Genetic Typing of the Porin Protein of Neisseria gonorrhoeae from Clinical Noncultured Samples for Strain Characterization and Identification of Mixed Gonococcal Infections

Genetic Typing of the Porin Protein of Neisseria gonorrhoeae from Clinical Noncultured Samples for Strain Characterization and Identification of Mixed Gonococcal Infections

Journal of Clinical Microbiology, January 2005, p. 368-375, Vol. 43, No. 1

Freyja Lynn,1 Marcia M. Hobbs,2 Jonathan M. Zenilman,3 Frieda M. T. F. Behets,2 Kathleen Van Damme,2 Andry Rasamindrakotroka,4 and Margaret C. Bash1,5*

Division of Bacterial, Parasitic, and Allergenic Products, Center for Biologics Evaluation and Research,1 Department of Pediatrics, Uniformed Services University of the Health Sciences, Bethesda,5 Division of Allergies and Infectious Disease, Johns Hopkins University School of Medicine, Baltimore, Maryland,3 Department of Medicine, University of North Carolina, Chapel Hill, North Carolina,2 Ministry of Health, Antananarivo, Madagascar4

Received 23 June 2004/ Returned for modification 13 August 2004/ Accepted 8 September 2004

            ABSTRACT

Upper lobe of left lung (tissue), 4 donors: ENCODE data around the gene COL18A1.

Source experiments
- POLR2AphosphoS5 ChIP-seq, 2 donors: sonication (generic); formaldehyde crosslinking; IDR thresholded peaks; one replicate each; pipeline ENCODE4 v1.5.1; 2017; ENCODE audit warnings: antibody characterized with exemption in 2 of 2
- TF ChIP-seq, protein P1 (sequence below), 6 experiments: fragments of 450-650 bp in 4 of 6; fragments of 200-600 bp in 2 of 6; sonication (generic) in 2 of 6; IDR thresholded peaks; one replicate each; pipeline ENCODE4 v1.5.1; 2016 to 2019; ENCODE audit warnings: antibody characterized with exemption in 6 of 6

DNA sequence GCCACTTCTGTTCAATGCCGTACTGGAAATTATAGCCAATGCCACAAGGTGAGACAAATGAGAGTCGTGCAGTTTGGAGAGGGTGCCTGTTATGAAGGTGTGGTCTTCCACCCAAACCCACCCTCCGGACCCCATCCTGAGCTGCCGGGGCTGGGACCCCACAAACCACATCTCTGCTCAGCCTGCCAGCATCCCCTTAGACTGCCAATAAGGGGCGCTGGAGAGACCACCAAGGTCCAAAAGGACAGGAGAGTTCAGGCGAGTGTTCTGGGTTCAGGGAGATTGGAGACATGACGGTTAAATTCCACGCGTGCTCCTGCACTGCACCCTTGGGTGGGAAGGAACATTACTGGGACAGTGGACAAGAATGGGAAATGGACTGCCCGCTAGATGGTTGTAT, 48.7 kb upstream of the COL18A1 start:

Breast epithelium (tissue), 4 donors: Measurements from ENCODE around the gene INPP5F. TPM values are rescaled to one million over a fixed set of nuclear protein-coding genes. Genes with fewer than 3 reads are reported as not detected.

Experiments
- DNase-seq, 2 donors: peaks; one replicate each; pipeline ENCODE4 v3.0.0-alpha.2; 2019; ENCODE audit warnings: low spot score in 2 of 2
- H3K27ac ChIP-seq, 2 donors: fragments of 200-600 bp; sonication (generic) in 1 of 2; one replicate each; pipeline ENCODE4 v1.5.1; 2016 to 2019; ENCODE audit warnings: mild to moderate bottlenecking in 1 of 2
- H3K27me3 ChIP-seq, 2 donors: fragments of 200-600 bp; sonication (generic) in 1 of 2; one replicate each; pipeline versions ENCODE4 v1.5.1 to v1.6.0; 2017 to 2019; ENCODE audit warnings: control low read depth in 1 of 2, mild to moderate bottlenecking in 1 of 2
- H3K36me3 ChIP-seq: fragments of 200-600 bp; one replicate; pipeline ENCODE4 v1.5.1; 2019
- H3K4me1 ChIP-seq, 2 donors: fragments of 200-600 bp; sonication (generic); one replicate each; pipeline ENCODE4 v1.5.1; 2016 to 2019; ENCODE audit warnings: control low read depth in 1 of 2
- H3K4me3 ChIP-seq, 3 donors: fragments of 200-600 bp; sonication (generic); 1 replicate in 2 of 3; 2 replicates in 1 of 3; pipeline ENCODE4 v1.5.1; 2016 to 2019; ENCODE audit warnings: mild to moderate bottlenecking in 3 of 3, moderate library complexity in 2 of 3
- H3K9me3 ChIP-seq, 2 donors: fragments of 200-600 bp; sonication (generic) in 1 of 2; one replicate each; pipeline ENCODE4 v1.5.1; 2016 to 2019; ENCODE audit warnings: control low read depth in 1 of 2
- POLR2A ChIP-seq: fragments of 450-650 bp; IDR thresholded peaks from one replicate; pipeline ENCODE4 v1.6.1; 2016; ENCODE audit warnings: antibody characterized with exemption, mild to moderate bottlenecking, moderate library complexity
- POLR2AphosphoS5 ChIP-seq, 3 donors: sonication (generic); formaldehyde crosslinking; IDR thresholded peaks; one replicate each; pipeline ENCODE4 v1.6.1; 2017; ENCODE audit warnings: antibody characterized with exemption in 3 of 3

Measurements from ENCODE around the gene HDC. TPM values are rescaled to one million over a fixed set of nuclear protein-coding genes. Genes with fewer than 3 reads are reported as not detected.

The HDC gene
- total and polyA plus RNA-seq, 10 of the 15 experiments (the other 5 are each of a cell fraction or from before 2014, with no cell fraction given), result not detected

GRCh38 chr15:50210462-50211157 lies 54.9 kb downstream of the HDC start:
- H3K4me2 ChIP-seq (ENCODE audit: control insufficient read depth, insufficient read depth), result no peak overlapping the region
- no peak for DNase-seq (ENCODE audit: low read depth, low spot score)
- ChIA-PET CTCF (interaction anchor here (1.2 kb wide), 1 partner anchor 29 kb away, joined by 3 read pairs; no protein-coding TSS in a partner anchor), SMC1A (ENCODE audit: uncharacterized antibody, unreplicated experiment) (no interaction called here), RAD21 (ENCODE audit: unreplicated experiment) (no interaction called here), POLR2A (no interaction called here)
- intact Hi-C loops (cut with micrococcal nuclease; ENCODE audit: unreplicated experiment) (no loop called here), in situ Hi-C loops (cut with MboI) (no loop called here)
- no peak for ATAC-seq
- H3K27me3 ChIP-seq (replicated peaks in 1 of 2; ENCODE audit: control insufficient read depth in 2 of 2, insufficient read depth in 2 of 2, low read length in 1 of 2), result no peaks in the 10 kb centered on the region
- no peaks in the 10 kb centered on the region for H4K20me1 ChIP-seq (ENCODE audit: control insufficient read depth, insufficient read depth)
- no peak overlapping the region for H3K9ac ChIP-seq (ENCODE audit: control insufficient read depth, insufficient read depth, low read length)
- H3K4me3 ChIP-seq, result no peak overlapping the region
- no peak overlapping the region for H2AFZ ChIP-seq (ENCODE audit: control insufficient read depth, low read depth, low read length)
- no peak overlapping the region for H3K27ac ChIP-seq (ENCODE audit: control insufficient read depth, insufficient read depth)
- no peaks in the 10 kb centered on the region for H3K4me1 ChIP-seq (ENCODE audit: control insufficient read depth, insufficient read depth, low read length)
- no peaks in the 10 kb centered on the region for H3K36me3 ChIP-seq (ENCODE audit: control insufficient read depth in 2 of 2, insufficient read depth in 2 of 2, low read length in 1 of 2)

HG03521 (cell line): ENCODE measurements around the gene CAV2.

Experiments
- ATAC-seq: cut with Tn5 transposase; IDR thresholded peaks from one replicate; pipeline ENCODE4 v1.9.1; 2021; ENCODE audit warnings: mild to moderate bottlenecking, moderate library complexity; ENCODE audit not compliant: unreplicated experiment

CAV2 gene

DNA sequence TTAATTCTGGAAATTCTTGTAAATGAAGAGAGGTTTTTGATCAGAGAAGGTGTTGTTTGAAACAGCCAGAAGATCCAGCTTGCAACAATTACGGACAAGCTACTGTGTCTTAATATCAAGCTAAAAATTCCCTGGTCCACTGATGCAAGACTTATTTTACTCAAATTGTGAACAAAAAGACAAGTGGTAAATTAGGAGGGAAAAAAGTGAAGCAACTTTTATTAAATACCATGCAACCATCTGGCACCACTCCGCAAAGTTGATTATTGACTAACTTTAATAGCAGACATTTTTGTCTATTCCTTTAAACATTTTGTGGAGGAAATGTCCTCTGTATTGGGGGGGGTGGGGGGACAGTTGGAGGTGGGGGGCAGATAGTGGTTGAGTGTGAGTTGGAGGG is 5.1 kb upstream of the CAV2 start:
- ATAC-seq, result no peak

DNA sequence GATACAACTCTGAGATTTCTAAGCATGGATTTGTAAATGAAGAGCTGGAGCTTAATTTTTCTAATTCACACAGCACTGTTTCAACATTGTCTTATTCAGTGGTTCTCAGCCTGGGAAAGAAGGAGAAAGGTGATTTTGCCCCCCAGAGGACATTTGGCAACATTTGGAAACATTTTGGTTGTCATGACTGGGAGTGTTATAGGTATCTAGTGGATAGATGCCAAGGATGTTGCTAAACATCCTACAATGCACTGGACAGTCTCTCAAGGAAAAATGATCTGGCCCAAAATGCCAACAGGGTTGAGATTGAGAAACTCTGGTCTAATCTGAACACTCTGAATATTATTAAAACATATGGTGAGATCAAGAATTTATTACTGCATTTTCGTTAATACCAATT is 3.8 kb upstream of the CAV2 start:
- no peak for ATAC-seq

Molecular methods that characterize the Neisseria gonorrhoeae porin protein Por are needed to study gonococcal pathogenesis in the natural host and to classify strains from direct clinical samples used with nucleic acid amplification-based tests. We have defined the capabilities of por variable region (VR) typing and determined suitable conditions to apply the method to direct clinical specimens. Nested PCR from spiked urine samples detected 1 to 10 copies of template DNA; freezing spiked whole urine greatly reduced the ability to amplify porB. In a laboratory model of mixed gonococcal infections, the por type of one strain could be determined in the presence of a 100-fold excess of another. por VR typing was used to examine clinical samples from women enrolled in studies conducted in Baltimore, Md., and Madagascar. por type was determined from 100% of paired cervical swab and wick samples from 20 culture-positive women from Baltimore; results for eight individuals (40%) suggested infection with more than one strain. In frozen urine samples from Madagascar, porB was amplified and typed from 60 of 126 samples from ligase chain reaction (LCR)-positive women and 3 samples from LCR-negative women. The por VR types of 13 samples (21%) suggested the presence of more than one gonococcal strain. Five por types, identified in >45% of women with typed samples, were common to both geographic areas. Molecular typing is an important adjunct to nucleic acid amplification-based diagnostics. Methods that utilize direct clinical samples and can identify mixed infections may contribute significantly to studies of host immunity, gonococcal epidemiology, and pathogenesis.

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